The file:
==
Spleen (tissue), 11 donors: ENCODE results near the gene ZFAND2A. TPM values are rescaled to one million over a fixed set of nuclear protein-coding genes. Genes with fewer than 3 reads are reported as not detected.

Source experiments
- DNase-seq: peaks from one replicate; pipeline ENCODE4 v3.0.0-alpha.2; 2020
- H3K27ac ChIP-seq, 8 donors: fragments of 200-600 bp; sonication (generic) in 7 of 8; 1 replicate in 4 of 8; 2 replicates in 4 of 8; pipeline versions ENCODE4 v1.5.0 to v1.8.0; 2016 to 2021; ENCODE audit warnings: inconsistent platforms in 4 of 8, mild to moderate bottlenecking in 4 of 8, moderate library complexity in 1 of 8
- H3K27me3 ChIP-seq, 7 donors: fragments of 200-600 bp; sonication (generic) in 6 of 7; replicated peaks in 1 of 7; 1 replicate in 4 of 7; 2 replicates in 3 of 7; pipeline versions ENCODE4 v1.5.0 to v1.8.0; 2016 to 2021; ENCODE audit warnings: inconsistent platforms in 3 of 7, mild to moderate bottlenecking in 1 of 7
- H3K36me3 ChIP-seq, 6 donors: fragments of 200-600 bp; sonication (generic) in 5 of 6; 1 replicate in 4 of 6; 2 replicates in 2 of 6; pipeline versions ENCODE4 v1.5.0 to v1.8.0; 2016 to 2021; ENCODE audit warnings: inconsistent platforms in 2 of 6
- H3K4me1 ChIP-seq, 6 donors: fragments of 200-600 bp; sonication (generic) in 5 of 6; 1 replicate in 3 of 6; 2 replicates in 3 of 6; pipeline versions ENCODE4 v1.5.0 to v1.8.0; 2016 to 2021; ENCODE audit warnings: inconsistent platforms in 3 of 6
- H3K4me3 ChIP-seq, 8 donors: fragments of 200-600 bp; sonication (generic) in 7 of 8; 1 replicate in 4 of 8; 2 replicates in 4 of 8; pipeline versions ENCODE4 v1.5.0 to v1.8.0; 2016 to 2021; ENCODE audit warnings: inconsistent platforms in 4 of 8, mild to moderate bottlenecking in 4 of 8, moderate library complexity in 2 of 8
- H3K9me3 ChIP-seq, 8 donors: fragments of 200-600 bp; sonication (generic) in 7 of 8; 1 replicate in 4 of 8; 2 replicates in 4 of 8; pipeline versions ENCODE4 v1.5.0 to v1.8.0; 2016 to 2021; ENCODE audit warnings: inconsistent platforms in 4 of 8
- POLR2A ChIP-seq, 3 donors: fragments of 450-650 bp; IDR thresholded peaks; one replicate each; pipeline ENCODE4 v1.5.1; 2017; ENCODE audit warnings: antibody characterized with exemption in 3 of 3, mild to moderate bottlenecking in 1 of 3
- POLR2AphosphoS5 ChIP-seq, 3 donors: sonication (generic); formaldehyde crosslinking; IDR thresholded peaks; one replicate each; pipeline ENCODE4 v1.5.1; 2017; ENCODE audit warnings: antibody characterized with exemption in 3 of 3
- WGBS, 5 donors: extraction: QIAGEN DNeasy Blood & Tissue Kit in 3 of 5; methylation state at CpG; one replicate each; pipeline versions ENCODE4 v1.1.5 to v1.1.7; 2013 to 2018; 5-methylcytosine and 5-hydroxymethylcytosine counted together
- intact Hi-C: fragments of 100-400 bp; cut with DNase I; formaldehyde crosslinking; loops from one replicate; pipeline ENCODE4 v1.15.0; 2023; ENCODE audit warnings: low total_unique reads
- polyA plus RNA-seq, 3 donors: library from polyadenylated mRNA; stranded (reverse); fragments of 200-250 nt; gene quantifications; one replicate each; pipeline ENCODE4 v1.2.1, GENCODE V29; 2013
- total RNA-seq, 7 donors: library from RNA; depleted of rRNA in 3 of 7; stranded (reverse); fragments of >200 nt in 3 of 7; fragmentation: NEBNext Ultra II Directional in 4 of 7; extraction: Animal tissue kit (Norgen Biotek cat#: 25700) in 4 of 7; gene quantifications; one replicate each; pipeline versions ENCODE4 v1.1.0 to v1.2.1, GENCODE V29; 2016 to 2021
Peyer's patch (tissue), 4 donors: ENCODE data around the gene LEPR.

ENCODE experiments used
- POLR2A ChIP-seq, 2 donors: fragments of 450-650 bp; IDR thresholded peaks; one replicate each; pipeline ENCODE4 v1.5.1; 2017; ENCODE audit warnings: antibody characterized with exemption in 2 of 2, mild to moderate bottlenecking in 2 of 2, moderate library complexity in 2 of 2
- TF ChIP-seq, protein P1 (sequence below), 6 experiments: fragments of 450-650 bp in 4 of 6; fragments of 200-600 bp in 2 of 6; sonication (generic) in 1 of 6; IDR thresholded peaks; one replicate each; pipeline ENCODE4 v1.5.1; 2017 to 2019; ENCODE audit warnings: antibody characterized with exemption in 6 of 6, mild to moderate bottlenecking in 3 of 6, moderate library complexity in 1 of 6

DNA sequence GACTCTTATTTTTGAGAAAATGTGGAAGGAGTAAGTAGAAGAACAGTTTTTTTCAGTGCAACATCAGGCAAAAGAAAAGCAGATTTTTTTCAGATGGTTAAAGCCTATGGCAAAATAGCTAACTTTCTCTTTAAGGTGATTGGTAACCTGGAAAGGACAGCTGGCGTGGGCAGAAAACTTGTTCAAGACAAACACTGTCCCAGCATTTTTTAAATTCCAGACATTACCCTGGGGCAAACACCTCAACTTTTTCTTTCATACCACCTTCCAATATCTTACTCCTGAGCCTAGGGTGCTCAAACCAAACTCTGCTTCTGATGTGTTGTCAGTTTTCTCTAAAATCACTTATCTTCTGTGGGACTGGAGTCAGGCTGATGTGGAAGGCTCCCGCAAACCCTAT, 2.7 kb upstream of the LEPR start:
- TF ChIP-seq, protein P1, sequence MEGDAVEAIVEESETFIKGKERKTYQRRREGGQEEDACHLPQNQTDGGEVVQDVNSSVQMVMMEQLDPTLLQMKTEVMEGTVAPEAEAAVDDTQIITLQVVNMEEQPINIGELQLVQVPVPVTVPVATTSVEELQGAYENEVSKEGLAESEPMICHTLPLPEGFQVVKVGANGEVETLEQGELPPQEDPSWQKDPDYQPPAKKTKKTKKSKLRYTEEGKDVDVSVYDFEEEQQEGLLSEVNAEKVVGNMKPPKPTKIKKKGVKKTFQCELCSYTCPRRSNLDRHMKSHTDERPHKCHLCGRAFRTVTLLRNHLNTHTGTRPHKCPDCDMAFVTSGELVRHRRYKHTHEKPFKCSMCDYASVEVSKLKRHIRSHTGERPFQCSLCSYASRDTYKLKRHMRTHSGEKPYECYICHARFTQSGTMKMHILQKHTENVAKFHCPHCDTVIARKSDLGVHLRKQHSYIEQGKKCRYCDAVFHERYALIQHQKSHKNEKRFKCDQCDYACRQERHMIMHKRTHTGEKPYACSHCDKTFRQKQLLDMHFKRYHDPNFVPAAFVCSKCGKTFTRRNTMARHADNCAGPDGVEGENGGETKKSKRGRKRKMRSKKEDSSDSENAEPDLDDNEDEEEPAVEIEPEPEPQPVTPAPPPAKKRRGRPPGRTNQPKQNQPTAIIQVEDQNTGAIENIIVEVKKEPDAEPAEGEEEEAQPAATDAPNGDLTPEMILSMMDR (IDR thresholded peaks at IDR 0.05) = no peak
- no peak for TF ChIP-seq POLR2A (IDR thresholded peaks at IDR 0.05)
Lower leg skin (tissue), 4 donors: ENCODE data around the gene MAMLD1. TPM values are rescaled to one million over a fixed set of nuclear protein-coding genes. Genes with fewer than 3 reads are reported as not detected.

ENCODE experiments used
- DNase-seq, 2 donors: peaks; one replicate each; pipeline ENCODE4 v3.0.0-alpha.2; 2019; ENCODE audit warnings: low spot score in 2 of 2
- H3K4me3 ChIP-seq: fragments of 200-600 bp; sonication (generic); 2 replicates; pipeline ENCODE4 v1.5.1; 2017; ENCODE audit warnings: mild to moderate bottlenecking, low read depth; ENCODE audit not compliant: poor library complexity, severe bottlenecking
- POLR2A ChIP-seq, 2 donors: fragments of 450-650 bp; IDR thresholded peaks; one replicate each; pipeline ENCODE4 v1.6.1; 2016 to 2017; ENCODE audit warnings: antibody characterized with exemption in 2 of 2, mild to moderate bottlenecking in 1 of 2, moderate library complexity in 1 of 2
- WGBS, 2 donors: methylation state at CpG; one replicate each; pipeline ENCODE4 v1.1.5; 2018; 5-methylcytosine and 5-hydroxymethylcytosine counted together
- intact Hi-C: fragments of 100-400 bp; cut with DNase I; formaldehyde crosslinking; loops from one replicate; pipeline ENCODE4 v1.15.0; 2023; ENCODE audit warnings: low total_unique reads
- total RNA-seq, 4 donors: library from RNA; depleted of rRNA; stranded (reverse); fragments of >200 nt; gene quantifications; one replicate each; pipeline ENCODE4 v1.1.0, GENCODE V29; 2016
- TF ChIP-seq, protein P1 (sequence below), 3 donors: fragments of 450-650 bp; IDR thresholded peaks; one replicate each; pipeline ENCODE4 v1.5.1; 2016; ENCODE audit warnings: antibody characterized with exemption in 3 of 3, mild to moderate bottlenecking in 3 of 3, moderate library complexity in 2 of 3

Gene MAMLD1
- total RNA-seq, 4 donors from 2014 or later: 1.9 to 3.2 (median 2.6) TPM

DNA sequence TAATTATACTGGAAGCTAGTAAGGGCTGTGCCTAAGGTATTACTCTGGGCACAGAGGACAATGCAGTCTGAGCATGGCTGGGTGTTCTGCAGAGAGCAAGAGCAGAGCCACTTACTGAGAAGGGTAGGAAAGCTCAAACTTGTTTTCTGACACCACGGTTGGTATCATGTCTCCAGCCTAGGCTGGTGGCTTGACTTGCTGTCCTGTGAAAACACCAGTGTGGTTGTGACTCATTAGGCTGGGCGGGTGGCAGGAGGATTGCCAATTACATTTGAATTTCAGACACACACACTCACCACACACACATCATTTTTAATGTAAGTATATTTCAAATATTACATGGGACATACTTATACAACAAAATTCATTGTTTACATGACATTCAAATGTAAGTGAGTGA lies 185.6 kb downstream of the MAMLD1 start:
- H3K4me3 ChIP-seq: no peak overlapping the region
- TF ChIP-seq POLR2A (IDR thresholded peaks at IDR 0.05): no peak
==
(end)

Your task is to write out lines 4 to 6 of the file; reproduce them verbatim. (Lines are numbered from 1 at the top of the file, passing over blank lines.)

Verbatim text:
- H3K27ac ChIP-seq, 8 donors: fragments of 200-600 bp; sonication (generic) in 7 of 8; 1 replicate in 4 of 8; 2 replicates in 4 of 8; pipeline versions ENCODE4 v1.5.0 to v1.8.0; 2016 to 2021; ENCODE audit warnings: inconsistent platforms in 4 of 8, mild to moderate bottlenecking in 4 of 8, moderate library complexity in 1 of 8
- H3K27me3 ChIP-seq, 7 donors: fragments of 200-600 bp; sonication (generic) in 6 of 7; replicated peaks in 1 of 7; 1 replicate in 4 of 7; 2 replicates in 3 of 7; pipeline versions ENCODE4 v1.5.0 to v1.8.0; 2016 to 2021; ENCODE audit warnings: inconsistent platforms in 3 of 7, mild to moderate bottlenecking in 1 of 7
- H3K36me3 ChIP-seq, 6 donors: fragments of 200-600 bp; sonication (generic) in 5 of 6; 1 replicate in 4 of 6; 2 replicates in 2 of 6; pipeline versions ENCODE4 v1.5.0 to v1.8.0; 2016 to 2021; ENCODE audit warnings: inconsistent platforms in 2 of 6